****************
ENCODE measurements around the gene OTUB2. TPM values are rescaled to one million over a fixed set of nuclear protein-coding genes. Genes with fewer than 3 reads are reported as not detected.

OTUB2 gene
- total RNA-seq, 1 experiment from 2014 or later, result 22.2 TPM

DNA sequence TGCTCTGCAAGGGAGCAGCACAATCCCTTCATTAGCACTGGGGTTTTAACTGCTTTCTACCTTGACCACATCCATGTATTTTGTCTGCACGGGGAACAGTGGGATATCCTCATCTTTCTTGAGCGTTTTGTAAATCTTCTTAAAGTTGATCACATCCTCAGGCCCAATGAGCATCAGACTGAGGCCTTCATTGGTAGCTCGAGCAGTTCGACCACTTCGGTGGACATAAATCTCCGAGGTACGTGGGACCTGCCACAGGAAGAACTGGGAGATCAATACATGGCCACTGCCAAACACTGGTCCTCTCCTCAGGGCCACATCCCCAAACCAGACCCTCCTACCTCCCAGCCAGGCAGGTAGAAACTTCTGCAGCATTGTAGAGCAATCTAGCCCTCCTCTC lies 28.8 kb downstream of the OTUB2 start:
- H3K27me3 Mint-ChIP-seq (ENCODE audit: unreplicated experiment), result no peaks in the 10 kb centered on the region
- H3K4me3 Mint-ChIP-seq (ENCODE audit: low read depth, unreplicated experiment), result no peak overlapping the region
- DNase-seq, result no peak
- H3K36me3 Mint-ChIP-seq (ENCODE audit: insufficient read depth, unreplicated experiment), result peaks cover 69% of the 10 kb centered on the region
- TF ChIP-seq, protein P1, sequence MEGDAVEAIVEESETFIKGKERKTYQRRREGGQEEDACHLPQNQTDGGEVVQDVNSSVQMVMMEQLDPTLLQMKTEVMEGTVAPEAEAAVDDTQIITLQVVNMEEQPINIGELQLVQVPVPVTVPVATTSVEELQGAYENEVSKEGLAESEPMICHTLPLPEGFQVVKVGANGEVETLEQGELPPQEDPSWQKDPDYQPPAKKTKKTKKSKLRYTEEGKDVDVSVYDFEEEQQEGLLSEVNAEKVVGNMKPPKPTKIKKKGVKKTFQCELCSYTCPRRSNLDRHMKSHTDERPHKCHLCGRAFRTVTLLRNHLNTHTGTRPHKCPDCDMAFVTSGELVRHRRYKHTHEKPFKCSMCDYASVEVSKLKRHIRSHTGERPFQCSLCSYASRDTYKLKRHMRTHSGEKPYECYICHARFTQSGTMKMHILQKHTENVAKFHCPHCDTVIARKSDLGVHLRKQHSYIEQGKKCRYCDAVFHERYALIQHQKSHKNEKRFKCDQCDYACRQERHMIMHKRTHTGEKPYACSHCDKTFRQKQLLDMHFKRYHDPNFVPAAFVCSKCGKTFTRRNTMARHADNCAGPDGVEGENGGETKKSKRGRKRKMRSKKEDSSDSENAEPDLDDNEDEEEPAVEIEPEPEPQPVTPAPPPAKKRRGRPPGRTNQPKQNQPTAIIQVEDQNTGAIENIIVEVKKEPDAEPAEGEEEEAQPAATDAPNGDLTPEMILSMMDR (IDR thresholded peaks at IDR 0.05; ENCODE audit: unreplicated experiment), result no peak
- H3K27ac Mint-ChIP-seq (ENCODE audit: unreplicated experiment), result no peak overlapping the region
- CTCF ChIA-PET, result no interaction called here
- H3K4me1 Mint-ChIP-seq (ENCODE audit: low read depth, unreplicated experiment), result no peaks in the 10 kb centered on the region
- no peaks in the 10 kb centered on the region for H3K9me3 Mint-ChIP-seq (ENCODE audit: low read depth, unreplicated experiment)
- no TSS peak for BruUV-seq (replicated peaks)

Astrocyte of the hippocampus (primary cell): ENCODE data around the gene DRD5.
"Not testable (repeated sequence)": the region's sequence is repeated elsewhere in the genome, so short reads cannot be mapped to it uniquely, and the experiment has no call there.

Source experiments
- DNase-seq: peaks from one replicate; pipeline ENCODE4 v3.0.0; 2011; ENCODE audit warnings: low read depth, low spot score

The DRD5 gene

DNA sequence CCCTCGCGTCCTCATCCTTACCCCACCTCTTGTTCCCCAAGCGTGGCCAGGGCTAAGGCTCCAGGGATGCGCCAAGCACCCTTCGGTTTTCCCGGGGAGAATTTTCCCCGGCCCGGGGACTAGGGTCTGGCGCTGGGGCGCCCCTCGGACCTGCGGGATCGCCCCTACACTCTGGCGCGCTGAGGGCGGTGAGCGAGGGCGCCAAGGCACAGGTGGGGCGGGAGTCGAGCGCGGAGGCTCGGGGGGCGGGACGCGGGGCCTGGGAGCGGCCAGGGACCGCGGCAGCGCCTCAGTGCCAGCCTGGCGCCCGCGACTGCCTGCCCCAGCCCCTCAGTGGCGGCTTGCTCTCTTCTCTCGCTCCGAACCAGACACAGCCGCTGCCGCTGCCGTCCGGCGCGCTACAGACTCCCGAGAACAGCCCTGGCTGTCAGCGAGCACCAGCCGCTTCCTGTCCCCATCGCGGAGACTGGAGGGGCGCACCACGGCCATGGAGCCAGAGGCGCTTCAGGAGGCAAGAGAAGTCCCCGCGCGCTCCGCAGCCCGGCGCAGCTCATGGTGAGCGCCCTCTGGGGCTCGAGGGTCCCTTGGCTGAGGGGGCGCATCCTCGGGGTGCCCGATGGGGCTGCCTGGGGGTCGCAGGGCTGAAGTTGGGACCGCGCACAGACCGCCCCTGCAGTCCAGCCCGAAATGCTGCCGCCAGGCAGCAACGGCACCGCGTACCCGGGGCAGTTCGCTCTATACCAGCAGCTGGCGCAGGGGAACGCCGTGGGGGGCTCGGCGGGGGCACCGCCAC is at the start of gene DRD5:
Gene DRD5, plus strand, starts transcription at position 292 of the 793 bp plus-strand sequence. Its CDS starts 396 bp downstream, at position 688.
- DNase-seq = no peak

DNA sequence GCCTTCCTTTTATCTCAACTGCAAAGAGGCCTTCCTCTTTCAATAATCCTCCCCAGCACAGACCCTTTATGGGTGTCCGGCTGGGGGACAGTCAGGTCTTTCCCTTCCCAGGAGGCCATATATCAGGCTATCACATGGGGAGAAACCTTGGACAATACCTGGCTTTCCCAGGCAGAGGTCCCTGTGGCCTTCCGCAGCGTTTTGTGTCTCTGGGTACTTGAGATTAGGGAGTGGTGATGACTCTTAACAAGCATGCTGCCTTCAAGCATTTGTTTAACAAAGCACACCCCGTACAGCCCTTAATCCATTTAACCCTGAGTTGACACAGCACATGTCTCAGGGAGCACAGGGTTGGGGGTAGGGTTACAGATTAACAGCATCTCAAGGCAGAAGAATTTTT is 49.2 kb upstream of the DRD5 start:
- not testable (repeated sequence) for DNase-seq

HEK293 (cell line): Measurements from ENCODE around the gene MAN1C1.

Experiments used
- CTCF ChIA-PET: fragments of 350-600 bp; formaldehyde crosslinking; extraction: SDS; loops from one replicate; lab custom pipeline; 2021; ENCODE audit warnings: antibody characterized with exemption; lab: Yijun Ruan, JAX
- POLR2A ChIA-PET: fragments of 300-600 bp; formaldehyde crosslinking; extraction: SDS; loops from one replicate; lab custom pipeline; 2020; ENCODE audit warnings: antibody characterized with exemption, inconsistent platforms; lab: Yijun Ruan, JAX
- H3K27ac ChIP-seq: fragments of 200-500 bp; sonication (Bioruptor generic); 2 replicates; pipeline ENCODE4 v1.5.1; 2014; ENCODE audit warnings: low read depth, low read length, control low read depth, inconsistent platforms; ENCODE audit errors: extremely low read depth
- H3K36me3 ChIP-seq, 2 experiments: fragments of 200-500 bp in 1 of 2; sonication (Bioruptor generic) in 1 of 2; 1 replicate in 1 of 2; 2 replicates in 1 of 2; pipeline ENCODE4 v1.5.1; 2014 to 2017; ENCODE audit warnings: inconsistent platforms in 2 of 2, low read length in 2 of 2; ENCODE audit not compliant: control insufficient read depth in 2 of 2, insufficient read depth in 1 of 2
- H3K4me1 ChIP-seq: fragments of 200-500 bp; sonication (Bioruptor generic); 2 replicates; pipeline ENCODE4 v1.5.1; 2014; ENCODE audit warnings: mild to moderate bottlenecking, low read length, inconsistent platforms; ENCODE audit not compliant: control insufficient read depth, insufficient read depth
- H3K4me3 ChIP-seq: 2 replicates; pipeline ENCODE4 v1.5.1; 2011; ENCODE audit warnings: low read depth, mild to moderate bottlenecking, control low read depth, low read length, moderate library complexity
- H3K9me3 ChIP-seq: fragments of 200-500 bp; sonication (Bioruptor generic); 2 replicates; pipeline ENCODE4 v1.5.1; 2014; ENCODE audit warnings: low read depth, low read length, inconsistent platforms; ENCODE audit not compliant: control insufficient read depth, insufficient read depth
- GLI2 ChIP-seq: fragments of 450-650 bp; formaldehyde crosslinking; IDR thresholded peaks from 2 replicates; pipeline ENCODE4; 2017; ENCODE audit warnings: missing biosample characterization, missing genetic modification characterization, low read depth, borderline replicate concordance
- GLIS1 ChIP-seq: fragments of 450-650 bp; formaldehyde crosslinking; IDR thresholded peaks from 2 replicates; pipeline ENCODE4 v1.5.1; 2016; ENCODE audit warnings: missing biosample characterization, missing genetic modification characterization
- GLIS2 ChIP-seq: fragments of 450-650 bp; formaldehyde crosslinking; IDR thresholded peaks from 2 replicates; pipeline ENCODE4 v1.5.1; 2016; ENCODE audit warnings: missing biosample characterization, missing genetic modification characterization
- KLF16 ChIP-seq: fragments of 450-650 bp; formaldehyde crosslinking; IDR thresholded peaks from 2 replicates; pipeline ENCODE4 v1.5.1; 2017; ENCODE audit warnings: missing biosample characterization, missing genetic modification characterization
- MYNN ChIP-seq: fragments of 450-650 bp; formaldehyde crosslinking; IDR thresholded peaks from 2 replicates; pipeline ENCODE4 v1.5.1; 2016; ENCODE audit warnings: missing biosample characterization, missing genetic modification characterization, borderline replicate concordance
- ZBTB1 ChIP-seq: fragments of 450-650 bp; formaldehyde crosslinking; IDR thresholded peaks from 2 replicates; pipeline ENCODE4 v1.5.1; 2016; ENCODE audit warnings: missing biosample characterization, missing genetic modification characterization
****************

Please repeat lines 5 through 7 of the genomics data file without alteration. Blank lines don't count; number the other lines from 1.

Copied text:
- H3K27me3 Mint-ChIP-seq (ENCODE audit: unreplicated experiment), result no peaks in the 10 kb centered on the region
- H3K4me3 Mint-ChIP-seq (ENCODE audit: low read depth, unreplicated experiment), result no peak overlapping the region
- DNase-seq, result no peak